The blog of the Royal Historical Society

There is nothing new in our lack of trust in information and facts. But how does this affect archives and researchers? Julia Sheppard, Chair of the British Records Association, considers some of the questions that have arisen in recent events.

Damned Lies

In his autobiography, Mark Twain credited Benjamin Disraeli with the quip that ‘There are three kinds of lies: lies, damned lies and statistics’. But current mistrust in our institutions and systems, politicians and information, appears to be at an all- time high. Edelman’s Trust Barometer – an annual trust and credibility survey, now in its 20th year – shows this trend clearly, and gives various reasons why. Following a decade of events and scandals (examples include Cambridge Analytica, MPs expenses, phone hacking, Jimmy Savile, the collapse of Northern Rock and Grenfell), many people are questioning the way that governments and organisations are run, the cover-ups that have taken place, and statements that are later exposed as lies. Is it any wonder that cynicism and mistrust have grown?

the status of most trusted information source is jointly held by academic experts and company technical experts, with 63% of Britons citing each as trusted.

Edelman Trust, January 2019.

Archives in the Post-Truth Era

Oxford University Press declared 2016’s Word of the Year as ‘post-truth’, defined as ‘relating to or denoting circumstances in which objective facts are less influential in shaping public opinion than appeals to emotion and personal belief’.

The issue of lack of trust should be of great concern to all of us, including record creators, archivists and historians.

When people cease to have faith in what they are told, or simply believe what they read on social media or in the press, they all too often dismiss all evidence, regardless of its significance or provenance. The situation is compounded by the ease with which digital records can be manipulated. When even the US National Archives has to apologise for altering a photo, it can seem that the value of facts, the record, is in danger of being thrown out of the pram with the rest of the information bath water. Ultimately the process of lack of faith in ‘evidence-based information’, (in itself a term which should come with a health warning), undermines our democratic processes.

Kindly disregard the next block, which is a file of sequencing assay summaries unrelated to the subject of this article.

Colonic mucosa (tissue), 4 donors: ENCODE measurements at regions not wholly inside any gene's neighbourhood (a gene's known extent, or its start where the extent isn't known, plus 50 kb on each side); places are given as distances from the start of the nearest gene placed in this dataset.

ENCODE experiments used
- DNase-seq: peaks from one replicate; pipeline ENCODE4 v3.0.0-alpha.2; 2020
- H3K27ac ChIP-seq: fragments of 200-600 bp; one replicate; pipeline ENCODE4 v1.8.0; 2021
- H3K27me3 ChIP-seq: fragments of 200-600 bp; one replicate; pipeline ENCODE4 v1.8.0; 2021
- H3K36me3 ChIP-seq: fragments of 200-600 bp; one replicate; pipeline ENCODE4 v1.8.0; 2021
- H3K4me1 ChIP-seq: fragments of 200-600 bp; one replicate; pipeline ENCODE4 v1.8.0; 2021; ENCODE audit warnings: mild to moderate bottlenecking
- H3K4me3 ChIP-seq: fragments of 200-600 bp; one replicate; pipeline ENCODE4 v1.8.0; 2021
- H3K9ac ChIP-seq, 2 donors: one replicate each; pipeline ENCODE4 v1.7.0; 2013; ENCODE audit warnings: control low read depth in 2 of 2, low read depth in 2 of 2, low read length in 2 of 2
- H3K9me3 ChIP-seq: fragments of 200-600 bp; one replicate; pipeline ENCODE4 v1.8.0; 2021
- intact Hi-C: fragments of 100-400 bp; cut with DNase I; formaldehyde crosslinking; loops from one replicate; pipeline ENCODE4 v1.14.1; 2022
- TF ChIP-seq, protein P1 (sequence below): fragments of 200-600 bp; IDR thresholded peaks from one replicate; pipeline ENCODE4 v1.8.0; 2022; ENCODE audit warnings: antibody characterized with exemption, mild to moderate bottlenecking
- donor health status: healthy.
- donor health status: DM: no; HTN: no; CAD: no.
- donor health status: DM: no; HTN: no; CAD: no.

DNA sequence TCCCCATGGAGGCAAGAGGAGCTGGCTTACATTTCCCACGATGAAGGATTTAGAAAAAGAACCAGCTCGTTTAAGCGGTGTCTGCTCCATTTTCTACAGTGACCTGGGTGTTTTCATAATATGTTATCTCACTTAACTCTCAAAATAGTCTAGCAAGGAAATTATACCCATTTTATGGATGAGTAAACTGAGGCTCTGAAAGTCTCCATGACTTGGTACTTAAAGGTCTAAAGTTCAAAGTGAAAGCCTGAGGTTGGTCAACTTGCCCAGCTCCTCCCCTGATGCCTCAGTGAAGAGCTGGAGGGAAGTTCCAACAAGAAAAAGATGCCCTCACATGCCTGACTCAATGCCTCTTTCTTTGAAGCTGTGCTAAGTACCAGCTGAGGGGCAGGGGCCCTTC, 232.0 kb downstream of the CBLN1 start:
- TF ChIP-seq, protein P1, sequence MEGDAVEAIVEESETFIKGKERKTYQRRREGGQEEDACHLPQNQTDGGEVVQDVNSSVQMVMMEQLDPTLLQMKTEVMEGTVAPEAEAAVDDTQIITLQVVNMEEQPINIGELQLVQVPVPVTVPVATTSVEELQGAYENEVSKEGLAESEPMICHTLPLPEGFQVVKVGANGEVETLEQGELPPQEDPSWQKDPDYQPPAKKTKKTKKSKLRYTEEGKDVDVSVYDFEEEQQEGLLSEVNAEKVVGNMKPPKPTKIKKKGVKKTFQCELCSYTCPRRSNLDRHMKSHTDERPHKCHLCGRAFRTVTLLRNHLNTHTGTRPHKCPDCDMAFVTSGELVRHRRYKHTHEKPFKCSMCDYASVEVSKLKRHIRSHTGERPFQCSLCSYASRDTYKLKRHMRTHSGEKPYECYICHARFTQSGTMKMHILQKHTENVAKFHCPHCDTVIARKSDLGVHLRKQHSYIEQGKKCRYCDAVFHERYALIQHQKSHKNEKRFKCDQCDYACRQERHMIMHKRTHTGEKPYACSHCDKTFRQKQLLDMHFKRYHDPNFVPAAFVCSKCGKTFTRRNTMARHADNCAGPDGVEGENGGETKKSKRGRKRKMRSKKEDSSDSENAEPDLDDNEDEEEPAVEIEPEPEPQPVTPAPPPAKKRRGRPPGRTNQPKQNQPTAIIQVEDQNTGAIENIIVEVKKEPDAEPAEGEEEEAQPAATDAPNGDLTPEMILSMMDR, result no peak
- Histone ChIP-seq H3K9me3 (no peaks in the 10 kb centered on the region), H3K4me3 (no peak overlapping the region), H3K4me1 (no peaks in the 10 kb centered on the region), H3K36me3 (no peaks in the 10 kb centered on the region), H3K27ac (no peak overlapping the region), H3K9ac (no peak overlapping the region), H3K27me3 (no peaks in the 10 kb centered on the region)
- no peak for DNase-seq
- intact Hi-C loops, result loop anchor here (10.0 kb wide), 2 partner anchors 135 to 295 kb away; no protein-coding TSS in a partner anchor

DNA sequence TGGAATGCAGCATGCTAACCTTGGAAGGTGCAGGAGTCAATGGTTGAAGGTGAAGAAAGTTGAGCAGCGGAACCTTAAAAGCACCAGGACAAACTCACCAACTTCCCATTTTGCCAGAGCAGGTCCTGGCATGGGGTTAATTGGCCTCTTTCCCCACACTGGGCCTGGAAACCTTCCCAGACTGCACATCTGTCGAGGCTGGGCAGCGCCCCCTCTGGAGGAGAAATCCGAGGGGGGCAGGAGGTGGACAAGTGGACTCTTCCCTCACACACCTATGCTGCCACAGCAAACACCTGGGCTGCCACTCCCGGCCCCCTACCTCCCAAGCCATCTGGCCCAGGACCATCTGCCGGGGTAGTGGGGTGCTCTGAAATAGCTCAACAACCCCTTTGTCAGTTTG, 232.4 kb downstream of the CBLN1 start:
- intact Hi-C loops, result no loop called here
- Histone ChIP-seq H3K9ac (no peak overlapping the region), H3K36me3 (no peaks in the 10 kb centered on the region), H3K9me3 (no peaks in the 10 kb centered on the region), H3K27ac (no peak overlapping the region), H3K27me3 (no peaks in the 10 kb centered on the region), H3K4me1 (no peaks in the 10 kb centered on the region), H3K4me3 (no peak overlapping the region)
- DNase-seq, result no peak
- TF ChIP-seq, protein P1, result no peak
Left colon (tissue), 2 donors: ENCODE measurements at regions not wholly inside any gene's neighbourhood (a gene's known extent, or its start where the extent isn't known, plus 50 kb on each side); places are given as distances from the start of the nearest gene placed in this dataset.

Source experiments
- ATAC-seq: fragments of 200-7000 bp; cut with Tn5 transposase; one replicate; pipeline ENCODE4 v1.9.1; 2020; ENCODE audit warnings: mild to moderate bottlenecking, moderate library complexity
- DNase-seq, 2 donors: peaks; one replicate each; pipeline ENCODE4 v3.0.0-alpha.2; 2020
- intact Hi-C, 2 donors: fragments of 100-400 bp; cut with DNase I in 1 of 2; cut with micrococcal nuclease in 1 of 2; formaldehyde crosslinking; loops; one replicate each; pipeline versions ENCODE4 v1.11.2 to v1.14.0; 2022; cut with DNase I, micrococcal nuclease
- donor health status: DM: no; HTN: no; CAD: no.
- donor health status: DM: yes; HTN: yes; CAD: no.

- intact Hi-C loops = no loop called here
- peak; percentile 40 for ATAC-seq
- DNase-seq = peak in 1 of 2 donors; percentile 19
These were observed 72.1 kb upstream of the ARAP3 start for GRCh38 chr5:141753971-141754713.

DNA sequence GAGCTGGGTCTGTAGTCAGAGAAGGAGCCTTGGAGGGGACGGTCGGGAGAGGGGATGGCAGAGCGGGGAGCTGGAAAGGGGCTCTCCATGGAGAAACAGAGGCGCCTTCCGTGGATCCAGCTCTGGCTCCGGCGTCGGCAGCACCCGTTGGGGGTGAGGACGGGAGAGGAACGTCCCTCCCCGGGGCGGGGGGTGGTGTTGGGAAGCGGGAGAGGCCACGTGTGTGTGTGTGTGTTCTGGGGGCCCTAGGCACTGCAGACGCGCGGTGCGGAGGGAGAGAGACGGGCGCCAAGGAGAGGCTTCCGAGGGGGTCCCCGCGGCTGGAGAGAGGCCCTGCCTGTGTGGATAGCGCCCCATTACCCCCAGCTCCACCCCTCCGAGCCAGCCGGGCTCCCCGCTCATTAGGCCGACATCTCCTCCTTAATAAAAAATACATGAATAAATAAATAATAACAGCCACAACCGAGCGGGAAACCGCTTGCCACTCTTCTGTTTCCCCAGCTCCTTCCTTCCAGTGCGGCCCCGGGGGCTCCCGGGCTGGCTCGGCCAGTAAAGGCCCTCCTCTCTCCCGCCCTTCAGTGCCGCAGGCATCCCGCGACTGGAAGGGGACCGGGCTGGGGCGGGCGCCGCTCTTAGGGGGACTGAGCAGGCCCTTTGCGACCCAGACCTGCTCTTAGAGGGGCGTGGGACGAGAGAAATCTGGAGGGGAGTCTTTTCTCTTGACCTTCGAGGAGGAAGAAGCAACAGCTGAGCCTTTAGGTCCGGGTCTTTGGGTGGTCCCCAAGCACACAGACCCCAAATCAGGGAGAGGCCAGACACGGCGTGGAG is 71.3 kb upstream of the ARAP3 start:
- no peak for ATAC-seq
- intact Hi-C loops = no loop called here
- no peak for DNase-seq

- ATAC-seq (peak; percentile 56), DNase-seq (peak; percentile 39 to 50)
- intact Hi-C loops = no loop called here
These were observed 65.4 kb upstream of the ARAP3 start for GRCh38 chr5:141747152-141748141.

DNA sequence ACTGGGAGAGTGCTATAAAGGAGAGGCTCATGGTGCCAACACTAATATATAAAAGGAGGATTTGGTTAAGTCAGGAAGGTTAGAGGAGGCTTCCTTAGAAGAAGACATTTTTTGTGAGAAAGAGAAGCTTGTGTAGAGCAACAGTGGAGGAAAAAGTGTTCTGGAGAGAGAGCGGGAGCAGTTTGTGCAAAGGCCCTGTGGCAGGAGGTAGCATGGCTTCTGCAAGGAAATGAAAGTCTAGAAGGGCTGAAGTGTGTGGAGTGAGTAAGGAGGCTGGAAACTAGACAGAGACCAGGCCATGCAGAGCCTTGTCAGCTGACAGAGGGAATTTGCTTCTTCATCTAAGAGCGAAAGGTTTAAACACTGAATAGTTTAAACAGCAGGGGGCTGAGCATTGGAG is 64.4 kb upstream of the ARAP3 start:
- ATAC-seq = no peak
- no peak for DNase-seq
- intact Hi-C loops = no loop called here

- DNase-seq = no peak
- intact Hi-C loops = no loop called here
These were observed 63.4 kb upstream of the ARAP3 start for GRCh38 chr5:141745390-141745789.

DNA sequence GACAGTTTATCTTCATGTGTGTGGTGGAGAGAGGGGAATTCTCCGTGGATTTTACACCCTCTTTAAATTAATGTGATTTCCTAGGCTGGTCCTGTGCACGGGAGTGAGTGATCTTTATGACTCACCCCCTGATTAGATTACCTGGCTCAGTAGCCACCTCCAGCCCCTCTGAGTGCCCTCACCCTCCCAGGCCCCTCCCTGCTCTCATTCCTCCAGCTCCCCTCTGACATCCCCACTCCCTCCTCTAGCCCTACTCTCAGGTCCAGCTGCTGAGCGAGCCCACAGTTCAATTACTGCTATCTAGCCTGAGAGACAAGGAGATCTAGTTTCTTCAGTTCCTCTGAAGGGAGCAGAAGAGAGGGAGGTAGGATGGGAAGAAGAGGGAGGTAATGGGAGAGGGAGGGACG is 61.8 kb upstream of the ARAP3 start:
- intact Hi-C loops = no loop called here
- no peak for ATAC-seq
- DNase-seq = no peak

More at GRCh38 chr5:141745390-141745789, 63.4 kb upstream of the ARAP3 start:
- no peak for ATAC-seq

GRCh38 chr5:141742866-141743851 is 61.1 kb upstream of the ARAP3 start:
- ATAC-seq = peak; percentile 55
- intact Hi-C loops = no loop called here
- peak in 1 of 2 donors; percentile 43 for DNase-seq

The archive and research communities are increasingly anxious about this issue. For example, Dr Charles Kriel, Director of the Kriel Agency and contributor to DCMS inquiry into fake news, gave a keynote at the RLUK Conference 2019 entitled “Collusion- how social networks manipulate news, radicalise opinion and destroy democracy”. And a recent joint National Archives, Institute of Historical Research and School of Advanced Studies Symposium took as its topic ‘Truth and Lies: Information in the archives’; Professor Jo Fox’s keynote at this event was on “Fake news and the Archive”.

In November 2019 the British Records Association, a charity which assists in the preservation and understanding of archives and encourages their research use, held a Forum on ‘Archives and records in a post-truth world’. Representatives from national archive and research organisations in the UK, met to discuss issues around trust in the archives. This was reported on the BRA web site and a fuller report will appear in a future issue of the BRA’s journal, Archives (now published by LUP).

The discussion was focussed and very useful, recognising, for example, that there are good reasons why cynicism in the record was healthy, given some well-publicised failures in record-keeping and lack of transparency in archives. We debated strengths and weaknesses in the sector, and what could and should be done to build trust in the short and long term.

Information literacy

One of the key proposals was that teaching from school age upwards needs to better equip students to evaluate evidence and tackle fake news. Information literacy is vital. Educational strategies being undertaken in Finland have been widely reported, and much more could be done here.

Some of the suggestions for tackling a lack of trust include:

  • raising the profile of archives and records;
  • clarifying the principles and standards used in record-keeping;
  • greater transparency and  working against the culture of secrecy, as mentioned in recent RHS blog by Richard Dunley;
  • better signposting to records and their contents to facilitate research;
  • engaging with the public and social media more;
  • contributing to Wikipedia;
  • encouraging contextual research.
  • symposia to discuss topics such as the record-keeping of public enquiries and archiving Brexit.

Inevitably some of these ideas would require more funding, though sometimes simply a more proactive engagement with the public was felt to be necessary.

Some of these outcomes and suggestions from the forum will be taken further by the BRA. It is important that the concern of the archive and research community about questions of truth, and post-truth is publicised in order to raise awareness that intervention is needed on this issue.

A professional archivist, Julia Sheppard was previously Head of Research and Special Collections at Wellcome Trust, and Chair of the British Records Association 2015 – 2019. She organised the “Archives and records in a post-truth world” Forum, and continues to work on the outcomes it raised.

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